|Date||November 16, 2018|
|Time||2:30 - 3:30 pm|
|Location||Baylor Research & Innovation Collaborative (BRIC) Room 3160|
Baylor University and CASPER present:
Mr. Richard (Dick) Campbell
The Discovery of Amalthea's Moon
An astronomical occultation visible from the Earth occurs when a solar system body, such as the Moon, a planet or an asteroid, passes in front of star. This event causes a shadow path across the surface the same as a solar eclipse. This shadow path can be timed by a team of observers. A surprising amount of science can be gained by properly recording these events. I will discuss the data collection techniques and the campaign to observe the first ever recorded occultation of a star by the asteroid 113 Amalthea. And as occasionally is the case with experimental science, serendipity occurs.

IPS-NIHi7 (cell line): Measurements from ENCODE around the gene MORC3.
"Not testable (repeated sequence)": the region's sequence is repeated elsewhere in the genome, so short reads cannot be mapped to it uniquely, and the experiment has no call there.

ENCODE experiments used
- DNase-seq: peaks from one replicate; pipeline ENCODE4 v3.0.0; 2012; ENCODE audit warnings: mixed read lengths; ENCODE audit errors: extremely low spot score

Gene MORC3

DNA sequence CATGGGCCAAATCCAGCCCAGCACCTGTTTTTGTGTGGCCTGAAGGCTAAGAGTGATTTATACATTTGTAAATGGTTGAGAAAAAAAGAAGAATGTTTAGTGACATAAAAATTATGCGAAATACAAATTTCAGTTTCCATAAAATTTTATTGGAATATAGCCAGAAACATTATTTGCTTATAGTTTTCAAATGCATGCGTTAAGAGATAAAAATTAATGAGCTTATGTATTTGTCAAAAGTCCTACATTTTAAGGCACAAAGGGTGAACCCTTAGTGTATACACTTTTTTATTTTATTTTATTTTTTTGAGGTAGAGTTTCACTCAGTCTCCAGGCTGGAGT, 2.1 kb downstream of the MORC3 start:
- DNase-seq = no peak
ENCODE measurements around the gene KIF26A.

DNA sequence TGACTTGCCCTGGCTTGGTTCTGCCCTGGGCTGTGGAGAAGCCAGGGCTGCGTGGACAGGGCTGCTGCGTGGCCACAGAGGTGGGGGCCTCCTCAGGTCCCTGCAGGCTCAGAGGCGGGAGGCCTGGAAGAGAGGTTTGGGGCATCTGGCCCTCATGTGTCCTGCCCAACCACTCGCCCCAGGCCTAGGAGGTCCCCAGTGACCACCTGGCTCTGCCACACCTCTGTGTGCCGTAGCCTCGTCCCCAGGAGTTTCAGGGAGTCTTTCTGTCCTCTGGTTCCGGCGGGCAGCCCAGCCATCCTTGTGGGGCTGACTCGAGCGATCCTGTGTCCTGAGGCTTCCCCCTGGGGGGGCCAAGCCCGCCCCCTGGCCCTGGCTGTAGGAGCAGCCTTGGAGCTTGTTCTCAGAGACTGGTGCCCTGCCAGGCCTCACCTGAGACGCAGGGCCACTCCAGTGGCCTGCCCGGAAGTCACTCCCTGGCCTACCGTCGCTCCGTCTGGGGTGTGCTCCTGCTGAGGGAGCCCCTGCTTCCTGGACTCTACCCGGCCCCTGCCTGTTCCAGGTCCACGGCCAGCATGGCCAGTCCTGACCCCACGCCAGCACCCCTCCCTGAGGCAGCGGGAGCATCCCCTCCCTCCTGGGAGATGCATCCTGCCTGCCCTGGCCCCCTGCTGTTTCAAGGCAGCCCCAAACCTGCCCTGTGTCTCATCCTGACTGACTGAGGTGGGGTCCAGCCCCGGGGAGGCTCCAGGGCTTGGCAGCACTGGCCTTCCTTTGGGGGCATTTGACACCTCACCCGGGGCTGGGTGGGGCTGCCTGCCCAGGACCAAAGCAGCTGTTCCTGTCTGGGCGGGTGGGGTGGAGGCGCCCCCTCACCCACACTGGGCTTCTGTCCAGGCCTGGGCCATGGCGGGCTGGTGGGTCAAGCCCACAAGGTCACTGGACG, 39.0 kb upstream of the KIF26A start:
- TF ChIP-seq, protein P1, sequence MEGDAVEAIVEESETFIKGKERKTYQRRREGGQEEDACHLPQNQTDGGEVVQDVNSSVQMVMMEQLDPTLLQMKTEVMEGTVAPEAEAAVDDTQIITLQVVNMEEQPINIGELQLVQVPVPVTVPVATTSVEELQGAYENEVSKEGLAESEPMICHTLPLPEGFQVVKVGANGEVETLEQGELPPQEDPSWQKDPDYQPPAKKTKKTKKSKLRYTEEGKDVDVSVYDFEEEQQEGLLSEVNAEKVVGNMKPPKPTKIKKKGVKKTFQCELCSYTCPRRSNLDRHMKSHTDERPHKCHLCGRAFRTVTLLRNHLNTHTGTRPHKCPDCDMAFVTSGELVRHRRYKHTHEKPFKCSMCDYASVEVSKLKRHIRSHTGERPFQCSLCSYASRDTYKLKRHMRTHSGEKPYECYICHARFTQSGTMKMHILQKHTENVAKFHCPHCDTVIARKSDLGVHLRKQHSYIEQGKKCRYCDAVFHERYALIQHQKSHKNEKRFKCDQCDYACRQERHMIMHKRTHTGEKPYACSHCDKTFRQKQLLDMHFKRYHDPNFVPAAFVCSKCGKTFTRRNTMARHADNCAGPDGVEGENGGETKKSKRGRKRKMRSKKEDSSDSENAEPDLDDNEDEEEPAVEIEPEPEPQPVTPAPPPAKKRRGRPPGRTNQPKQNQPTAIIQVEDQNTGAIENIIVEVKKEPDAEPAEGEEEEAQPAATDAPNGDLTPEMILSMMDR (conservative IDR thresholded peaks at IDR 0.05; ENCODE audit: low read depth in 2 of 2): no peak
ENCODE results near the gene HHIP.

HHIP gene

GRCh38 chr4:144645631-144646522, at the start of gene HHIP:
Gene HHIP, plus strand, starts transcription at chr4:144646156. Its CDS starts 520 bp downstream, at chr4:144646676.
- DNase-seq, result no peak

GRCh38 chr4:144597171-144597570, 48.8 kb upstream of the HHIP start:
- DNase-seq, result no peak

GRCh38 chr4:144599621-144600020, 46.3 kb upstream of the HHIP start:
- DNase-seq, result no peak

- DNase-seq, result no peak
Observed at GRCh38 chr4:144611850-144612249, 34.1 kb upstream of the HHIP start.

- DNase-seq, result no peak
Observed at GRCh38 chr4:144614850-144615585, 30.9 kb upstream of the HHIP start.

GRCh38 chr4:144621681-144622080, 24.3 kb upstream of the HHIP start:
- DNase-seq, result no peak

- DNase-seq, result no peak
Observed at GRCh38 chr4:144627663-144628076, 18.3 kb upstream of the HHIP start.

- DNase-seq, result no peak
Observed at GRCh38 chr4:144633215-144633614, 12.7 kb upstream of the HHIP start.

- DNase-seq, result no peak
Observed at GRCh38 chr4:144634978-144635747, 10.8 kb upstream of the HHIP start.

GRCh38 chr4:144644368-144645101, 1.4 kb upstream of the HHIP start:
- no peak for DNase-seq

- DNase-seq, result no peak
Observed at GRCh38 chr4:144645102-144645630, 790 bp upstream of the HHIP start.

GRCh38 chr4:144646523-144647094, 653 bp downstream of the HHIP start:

Mr. Richard Campbell is a retired Aeronautical Engineer active in amateur astronomy. Dick is currently the President of the Central Texas Astronomical Society, and one of the operations staff of the Paul Meyer Observatory. Prior to joining the Mechanical Engineering Department at Baylor University, Dick worked as an engineer and aviator in the U.S. Marine Corps and the aerospace industry. He retired from Baylor as a Senior Lecturer and Assistant Department Chair in 2017, and now pursues his astronomical interests full time.
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